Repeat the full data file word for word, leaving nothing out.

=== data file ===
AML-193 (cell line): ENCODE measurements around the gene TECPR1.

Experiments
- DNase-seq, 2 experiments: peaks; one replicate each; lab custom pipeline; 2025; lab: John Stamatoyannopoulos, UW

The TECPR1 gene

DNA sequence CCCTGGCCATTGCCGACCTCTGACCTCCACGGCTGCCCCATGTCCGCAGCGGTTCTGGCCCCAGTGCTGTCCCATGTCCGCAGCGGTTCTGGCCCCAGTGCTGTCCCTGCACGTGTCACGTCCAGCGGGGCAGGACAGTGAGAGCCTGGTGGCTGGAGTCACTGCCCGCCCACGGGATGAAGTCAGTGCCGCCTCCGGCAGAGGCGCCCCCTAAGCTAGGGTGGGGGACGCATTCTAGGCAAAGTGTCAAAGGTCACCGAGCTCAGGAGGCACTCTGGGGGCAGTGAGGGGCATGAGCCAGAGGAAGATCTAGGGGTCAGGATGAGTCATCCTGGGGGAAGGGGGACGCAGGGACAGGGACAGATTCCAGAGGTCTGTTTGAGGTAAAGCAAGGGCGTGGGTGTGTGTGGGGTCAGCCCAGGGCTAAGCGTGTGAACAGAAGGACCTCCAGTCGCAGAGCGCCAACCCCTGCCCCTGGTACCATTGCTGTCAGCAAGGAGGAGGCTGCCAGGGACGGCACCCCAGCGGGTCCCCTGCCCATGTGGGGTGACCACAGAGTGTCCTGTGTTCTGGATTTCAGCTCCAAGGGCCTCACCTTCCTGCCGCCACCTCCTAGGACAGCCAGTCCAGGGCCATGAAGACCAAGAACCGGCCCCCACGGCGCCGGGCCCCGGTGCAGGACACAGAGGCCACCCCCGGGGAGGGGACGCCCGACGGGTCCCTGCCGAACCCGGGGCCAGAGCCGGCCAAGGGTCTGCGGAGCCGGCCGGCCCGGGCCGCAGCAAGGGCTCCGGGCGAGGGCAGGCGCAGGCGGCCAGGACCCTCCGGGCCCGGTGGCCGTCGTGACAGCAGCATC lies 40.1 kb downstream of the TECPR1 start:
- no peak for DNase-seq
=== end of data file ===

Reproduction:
AML-193 (cell line): ENCODE measurements around the gene TECPR1.

Experiments
- DNase-seq, 2 experiments: peaks; one replicate each; lab custom pipeline; 2025; lab: John Stamatoyannopoulos, UW

The TECPR1 gene

DNA sequence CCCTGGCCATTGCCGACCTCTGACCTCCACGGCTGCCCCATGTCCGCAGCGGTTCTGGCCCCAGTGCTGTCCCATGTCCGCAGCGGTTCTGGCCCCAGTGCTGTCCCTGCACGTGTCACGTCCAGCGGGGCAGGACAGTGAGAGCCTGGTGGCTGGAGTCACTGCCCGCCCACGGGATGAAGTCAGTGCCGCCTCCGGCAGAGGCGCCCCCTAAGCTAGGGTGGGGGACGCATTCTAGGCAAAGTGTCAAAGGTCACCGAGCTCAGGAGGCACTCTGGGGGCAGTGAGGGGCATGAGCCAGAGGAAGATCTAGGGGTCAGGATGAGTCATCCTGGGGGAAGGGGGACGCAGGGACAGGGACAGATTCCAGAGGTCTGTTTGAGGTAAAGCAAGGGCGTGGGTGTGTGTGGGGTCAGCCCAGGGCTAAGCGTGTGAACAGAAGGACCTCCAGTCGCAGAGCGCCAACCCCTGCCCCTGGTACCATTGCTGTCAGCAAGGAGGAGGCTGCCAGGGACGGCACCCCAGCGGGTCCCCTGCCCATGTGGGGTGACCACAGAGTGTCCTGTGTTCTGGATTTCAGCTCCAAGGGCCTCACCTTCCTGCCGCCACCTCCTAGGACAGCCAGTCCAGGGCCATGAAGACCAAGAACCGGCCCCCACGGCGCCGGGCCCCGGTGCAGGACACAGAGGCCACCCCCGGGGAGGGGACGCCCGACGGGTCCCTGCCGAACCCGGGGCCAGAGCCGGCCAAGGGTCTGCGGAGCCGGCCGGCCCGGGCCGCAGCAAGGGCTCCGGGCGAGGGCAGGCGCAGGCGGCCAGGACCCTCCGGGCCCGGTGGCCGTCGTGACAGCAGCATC lies 40.1 kb downstream of the TECPR1 start:
- no peak for DNase-seq